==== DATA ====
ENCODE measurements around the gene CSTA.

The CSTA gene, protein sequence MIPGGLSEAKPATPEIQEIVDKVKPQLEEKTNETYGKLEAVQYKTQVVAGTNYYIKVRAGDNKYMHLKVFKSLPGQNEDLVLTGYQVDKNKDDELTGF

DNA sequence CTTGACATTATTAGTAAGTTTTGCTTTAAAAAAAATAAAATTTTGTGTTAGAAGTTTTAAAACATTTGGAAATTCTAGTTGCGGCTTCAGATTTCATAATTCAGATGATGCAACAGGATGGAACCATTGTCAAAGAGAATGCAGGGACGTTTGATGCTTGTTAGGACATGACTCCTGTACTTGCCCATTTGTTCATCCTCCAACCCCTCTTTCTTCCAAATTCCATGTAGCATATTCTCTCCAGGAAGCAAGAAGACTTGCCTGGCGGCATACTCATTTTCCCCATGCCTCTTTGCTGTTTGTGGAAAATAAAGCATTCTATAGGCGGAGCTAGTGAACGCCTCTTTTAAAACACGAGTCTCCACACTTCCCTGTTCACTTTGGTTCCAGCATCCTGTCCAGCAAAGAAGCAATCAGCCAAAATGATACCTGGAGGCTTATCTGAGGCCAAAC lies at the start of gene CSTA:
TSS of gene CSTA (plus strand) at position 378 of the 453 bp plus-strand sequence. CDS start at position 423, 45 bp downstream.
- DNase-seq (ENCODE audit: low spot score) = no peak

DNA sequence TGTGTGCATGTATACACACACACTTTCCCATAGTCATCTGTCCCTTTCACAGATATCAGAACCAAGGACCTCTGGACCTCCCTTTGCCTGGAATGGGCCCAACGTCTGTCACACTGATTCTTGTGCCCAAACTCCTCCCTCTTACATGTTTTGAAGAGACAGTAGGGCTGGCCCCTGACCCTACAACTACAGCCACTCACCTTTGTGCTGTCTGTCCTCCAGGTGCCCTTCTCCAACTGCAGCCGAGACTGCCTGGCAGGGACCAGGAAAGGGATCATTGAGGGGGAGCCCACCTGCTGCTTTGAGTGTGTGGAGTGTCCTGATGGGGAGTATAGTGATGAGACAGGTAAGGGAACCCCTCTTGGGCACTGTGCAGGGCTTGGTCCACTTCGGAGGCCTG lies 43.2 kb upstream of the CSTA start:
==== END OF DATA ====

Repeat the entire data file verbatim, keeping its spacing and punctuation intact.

ENCODE measurements around the gene CSTA.

The CSTA gene, protein sequence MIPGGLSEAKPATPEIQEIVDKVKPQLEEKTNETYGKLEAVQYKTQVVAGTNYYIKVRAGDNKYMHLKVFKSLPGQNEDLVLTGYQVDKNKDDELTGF

DNA sequence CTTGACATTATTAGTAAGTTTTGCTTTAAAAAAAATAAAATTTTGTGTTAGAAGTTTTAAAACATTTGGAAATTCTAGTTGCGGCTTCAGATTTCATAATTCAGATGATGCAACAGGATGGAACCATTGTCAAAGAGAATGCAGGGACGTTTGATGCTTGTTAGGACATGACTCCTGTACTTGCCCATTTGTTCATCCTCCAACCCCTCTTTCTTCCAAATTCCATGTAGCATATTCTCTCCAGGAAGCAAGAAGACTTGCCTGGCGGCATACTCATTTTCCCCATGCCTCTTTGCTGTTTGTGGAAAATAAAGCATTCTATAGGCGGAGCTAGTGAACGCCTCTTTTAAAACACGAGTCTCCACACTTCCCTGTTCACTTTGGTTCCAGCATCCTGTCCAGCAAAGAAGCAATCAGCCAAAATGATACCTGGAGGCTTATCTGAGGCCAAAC lies at the start of gene CSTA:
TSS of gene CSTA (plus strand) at position 378 of the 453 bp plus-strand sequence. CDS start at position 423, 45 bp downstream.
- DNase-seq (ENCODE audit: low spot score) = no peak

DNA sequence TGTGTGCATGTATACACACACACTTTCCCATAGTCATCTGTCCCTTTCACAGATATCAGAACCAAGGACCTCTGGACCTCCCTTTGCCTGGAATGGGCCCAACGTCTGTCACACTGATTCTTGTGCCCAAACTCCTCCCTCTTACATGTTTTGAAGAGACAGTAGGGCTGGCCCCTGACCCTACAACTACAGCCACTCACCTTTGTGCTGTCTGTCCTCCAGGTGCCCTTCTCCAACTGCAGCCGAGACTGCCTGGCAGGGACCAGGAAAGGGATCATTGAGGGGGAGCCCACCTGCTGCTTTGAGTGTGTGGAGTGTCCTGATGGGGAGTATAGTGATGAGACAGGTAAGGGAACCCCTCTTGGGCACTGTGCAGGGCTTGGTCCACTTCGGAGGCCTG lies 43.2 kb upstream of the CSTA start: